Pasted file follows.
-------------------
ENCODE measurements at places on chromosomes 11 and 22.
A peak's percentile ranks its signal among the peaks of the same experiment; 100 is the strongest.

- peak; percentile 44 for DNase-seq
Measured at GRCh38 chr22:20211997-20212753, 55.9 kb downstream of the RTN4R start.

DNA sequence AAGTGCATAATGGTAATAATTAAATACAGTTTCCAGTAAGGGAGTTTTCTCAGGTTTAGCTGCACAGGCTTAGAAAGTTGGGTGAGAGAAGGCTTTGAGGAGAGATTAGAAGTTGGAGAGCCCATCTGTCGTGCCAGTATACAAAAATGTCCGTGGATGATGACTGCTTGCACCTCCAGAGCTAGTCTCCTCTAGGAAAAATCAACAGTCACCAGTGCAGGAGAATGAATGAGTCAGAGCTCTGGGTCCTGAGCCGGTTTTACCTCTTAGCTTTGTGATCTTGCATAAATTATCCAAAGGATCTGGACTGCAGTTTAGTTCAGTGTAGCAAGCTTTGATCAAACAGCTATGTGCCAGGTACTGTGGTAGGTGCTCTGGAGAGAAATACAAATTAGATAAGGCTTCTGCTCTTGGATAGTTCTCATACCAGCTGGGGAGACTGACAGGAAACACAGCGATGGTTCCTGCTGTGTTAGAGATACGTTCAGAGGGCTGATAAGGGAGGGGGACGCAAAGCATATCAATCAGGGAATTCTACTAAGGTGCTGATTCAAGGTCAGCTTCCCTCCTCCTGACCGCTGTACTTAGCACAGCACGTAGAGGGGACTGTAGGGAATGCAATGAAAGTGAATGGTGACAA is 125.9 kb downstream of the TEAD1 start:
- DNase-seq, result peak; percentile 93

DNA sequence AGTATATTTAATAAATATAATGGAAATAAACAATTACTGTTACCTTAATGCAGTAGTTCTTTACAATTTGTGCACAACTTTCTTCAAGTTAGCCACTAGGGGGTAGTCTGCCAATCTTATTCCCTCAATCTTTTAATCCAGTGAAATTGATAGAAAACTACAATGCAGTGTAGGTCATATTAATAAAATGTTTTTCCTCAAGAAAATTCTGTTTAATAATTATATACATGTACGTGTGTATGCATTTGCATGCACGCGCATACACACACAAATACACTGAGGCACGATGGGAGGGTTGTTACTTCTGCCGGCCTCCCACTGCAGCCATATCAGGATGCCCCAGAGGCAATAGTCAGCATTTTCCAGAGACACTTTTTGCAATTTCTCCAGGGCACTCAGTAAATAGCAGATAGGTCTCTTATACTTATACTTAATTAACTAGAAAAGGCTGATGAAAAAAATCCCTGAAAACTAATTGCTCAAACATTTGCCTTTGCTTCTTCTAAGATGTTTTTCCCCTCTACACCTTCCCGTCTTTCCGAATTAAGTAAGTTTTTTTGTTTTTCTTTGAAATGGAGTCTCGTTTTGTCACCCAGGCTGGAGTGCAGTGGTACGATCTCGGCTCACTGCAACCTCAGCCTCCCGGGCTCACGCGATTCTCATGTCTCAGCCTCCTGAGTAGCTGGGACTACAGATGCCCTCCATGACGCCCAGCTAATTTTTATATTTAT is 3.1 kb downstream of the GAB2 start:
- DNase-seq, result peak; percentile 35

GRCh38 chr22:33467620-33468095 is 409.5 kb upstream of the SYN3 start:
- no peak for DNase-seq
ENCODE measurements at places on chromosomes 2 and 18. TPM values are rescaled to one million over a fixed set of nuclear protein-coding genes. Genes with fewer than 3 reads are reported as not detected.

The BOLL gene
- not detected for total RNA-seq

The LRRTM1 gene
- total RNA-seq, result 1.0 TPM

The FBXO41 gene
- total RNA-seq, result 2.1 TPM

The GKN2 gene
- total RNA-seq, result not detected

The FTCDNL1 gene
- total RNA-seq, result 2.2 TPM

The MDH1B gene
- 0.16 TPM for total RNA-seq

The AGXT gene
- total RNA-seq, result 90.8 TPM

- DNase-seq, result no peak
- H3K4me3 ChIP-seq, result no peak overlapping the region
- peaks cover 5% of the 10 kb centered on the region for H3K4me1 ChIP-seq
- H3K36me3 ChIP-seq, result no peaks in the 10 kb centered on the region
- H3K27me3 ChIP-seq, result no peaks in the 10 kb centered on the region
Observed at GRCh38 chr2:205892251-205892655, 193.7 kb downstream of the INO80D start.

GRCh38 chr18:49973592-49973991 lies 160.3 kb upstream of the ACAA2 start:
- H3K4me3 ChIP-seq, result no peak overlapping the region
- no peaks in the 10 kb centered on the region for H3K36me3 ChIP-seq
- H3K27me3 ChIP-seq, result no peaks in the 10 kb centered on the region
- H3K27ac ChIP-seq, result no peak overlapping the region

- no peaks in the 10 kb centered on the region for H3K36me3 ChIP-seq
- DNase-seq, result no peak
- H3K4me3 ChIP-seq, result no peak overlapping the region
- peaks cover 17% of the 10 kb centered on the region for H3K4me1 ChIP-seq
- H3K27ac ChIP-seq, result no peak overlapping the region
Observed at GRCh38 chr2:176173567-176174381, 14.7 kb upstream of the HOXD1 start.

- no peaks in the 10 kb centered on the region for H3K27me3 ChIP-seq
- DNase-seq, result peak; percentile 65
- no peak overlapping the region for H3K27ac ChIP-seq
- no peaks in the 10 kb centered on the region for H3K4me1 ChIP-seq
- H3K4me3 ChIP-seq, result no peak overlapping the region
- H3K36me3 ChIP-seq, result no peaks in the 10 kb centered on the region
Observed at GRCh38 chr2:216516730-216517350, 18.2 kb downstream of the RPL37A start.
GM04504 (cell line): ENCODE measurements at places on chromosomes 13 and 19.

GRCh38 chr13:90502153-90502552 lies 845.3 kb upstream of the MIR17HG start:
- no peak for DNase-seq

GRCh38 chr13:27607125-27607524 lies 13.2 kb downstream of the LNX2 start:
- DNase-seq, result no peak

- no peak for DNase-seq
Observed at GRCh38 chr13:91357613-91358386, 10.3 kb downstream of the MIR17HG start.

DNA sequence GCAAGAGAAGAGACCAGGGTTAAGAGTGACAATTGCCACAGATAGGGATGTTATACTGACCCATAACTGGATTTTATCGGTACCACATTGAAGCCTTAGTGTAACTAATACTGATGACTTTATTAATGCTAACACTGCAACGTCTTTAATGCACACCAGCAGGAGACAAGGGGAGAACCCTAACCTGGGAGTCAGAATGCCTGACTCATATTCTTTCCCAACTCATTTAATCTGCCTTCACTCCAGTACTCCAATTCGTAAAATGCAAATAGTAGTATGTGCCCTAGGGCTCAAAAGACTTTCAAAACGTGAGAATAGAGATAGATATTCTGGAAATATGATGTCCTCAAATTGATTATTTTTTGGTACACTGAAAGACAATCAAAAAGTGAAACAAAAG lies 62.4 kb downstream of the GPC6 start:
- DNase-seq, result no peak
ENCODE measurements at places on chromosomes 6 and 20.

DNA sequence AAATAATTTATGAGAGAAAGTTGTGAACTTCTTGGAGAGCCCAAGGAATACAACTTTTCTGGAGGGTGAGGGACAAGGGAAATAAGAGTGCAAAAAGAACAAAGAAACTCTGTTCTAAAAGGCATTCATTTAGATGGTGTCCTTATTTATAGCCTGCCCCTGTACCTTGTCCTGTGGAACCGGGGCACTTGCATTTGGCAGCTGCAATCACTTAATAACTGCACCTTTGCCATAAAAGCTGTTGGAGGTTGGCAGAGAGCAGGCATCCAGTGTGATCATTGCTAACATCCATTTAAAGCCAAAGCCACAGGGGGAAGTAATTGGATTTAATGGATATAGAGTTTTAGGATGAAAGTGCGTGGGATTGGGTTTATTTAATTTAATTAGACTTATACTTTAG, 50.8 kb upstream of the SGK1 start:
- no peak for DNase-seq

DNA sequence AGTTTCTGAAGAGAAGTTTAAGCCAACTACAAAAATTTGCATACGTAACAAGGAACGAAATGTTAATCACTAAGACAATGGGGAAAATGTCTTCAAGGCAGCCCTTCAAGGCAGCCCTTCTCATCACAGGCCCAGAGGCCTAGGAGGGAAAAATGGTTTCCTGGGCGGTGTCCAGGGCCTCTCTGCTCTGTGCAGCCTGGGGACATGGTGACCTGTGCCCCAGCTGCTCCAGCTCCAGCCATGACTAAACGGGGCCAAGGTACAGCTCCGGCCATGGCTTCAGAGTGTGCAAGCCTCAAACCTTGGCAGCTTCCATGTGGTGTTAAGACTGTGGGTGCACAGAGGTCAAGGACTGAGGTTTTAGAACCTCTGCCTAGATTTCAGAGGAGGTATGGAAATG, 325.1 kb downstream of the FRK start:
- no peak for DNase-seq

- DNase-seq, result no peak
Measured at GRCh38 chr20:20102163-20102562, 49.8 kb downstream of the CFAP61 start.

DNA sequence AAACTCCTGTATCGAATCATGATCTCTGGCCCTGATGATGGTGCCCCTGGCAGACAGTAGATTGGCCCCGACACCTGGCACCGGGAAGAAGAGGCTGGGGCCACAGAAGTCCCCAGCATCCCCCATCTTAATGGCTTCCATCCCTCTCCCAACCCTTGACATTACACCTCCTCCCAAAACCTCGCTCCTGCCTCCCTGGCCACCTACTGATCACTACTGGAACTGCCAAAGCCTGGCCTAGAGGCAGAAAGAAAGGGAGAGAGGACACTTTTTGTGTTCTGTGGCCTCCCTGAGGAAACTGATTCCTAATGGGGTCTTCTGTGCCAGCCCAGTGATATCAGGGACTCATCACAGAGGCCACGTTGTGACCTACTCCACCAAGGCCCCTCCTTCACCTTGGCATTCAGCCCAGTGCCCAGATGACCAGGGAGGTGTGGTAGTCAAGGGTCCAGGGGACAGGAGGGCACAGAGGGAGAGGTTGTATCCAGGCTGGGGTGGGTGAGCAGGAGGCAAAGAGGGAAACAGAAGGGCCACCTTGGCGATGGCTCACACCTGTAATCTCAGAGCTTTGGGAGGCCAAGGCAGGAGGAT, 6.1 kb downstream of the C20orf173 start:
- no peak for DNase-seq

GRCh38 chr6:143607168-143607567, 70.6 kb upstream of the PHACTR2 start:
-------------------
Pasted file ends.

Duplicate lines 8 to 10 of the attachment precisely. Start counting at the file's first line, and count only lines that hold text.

- DNase-seq, result peak; percentile 35

GRCh38 chr22:33467620-33468095 is 409.5 kb upstream of the SYN3 start:
- no peak for DNase-seq